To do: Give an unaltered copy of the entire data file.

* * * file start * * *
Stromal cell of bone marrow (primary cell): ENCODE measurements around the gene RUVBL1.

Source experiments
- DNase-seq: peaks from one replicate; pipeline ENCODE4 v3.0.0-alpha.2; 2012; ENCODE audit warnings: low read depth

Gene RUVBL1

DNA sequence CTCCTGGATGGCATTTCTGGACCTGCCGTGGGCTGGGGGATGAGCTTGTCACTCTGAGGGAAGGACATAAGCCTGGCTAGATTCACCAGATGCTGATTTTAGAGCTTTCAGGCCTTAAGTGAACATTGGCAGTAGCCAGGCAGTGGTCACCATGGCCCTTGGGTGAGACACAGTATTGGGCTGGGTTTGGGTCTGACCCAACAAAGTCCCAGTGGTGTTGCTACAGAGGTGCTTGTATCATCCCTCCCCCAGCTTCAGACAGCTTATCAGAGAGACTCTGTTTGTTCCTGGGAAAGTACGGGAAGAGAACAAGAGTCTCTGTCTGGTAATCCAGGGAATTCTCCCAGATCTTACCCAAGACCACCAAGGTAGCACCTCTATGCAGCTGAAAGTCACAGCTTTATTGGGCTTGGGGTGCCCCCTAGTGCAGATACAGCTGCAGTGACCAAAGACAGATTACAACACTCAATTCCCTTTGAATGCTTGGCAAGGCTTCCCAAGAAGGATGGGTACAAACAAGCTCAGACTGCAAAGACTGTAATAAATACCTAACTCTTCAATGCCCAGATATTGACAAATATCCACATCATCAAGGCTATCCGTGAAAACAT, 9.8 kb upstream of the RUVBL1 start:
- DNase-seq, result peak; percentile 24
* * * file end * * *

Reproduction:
Stromal cell of bone marrow (primary cell): ENCODE measurements around the gene RUVBL1.

Source experiments
- DNase-seq: peaks from one replicate; pipeline ENCODE4 v3.0.0-alpha.2; 2012; ENCODE audit warnings: low read depth

Gene RUVBL1

DNA sequence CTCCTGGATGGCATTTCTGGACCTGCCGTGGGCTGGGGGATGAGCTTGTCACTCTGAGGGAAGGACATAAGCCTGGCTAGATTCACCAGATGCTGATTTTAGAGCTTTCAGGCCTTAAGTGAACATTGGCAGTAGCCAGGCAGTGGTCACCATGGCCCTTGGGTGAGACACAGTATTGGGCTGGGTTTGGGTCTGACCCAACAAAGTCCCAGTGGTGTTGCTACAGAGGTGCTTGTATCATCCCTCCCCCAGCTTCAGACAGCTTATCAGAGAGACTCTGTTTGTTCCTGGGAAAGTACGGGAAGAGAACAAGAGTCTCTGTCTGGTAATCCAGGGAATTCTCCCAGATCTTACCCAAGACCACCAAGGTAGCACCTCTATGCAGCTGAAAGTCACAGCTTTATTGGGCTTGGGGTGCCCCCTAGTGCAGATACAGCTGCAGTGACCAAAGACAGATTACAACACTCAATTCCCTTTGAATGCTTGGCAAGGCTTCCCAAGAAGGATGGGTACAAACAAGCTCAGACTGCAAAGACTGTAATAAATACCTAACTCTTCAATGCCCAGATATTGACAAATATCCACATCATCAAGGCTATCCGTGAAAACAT, 9.8 kb upstream of the RUVBL1 start:
- DNase-seq, result peak; percentile 24